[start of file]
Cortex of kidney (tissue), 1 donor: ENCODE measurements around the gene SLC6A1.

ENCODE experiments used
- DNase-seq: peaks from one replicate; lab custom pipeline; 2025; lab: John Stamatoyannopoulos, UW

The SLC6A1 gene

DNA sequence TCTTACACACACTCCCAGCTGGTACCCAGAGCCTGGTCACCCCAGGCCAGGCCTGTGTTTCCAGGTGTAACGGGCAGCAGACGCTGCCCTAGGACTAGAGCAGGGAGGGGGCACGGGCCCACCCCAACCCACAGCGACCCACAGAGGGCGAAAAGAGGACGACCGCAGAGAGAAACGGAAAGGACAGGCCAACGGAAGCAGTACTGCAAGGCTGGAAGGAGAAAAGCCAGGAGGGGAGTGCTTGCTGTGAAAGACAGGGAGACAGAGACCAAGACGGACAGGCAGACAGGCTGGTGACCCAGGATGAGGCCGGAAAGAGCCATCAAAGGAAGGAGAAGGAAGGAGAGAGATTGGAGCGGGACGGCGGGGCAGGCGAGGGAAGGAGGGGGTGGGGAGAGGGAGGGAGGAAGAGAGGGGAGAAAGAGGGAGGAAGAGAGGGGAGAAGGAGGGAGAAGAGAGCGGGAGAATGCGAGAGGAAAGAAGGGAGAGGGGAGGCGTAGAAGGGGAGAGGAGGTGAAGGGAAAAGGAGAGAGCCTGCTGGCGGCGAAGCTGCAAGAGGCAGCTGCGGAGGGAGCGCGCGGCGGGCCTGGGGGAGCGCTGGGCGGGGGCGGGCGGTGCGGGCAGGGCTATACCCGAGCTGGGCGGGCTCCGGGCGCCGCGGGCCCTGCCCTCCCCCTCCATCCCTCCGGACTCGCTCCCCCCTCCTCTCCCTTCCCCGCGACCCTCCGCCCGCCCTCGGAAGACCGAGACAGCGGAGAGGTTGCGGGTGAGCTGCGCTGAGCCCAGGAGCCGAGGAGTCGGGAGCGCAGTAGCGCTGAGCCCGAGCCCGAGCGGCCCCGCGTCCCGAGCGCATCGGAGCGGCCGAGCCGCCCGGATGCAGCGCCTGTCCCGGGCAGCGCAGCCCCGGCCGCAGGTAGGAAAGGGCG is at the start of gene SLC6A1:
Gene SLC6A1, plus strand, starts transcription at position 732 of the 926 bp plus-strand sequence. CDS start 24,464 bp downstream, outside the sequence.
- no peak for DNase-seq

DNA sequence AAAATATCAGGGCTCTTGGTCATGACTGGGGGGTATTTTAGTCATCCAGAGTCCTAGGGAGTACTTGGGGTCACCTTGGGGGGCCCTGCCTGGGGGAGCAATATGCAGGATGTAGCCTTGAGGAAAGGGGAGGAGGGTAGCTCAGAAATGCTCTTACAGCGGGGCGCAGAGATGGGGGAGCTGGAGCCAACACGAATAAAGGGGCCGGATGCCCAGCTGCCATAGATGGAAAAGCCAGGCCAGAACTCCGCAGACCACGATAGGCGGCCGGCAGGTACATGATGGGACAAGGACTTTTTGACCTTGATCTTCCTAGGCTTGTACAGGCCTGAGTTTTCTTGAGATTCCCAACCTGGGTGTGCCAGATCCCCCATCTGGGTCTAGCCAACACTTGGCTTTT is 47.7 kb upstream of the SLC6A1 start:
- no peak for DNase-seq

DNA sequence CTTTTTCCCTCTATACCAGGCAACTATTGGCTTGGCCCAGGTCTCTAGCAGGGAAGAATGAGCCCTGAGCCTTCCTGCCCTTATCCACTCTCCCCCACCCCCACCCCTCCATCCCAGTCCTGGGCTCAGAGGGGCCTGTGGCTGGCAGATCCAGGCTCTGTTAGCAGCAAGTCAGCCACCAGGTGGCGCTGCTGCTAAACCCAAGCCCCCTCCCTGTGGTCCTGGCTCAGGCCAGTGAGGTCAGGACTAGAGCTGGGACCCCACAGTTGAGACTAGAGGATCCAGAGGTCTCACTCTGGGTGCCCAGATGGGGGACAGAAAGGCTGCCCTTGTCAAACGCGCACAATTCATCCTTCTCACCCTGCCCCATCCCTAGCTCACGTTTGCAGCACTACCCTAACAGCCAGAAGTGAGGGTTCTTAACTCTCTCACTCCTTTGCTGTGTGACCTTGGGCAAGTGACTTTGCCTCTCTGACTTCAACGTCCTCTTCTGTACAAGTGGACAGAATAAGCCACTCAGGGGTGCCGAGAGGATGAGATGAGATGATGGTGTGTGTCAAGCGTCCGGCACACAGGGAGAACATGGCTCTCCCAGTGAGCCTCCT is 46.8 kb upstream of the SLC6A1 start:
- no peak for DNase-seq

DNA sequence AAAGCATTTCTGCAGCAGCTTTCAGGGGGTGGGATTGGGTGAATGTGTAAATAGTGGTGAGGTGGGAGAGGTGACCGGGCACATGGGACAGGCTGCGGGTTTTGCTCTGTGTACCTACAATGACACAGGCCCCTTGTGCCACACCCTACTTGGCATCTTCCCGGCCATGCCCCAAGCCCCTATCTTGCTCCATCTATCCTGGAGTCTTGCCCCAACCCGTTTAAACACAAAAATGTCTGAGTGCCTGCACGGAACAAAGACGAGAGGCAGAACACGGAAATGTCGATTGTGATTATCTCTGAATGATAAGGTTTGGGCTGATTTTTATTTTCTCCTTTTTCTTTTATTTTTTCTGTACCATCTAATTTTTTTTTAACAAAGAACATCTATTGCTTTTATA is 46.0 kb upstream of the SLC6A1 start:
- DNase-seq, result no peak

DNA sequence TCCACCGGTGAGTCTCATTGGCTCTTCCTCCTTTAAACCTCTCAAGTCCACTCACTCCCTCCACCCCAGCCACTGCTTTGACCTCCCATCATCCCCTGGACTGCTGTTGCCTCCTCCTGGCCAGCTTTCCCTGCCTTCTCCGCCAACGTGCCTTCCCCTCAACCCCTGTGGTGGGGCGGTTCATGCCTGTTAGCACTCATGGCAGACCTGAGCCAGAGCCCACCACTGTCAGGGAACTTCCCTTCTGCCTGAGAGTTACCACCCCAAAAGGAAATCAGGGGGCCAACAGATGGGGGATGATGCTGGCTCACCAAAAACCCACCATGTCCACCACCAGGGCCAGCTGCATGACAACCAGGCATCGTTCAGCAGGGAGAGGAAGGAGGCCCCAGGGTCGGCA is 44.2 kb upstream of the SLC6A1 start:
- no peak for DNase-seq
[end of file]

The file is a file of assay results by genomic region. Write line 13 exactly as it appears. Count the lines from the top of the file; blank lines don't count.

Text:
- DNase-seq, result no peak